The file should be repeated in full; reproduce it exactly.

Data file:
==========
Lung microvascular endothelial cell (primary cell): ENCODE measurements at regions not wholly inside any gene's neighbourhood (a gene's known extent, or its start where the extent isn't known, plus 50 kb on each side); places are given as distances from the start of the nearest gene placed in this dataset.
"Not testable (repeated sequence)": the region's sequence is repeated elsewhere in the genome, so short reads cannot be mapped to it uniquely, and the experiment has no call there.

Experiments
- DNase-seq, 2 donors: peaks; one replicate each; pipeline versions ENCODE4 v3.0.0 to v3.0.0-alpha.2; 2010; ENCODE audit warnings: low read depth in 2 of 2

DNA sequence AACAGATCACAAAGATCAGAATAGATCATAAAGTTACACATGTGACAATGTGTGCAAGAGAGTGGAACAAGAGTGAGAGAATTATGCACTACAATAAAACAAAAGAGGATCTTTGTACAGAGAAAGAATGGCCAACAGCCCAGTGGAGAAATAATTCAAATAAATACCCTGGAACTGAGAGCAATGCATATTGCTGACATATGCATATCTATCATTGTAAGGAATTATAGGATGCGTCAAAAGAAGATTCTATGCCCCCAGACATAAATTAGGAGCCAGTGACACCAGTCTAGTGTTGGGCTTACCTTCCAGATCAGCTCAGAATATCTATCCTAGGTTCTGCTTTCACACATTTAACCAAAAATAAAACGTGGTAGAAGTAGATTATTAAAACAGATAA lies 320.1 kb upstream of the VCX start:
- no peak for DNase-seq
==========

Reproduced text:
Lung microvascular endothelial cell (primary cell): ENCODE measurements at regions not wholly inside any gene's neighbourhood (a gene's known extent, or its start where the extent isn't known, plus 50 kb on each side); places are given as distances from the start of the nearest gene placed in this dataset.
"Not testable (repeated sequence)": the region's sequence is repeated elsewhere in the genome, so short reads cannot be mapped to it uniquely, and the experiment has no call there.

Experiments
- DNase-seq, 2 donors: peaks; one replicate each; pipeline versions ENCODE4 v3.0.0 to v3.0.0-alpha.2; 2010; ENCODE audit warnings: low read depth in 2 of 2

DNA sequence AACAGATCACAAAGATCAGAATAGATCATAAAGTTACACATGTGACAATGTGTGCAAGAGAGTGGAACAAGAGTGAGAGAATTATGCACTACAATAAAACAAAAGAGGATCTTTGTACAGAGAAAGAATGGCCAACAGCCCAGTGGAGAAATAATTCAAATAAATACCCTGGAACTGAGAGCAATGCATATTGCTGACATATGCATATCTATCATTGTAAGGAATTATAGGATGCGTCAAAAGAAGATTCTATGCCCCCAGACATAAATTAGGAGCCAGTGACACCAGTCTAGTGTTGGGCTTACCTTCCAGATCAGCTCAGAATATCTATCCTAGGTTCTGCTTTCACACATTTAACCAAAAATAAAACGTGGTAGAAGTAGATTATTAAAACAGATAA lies 320.1 kb upstream of the VCX start:
- no peak for DNase-seq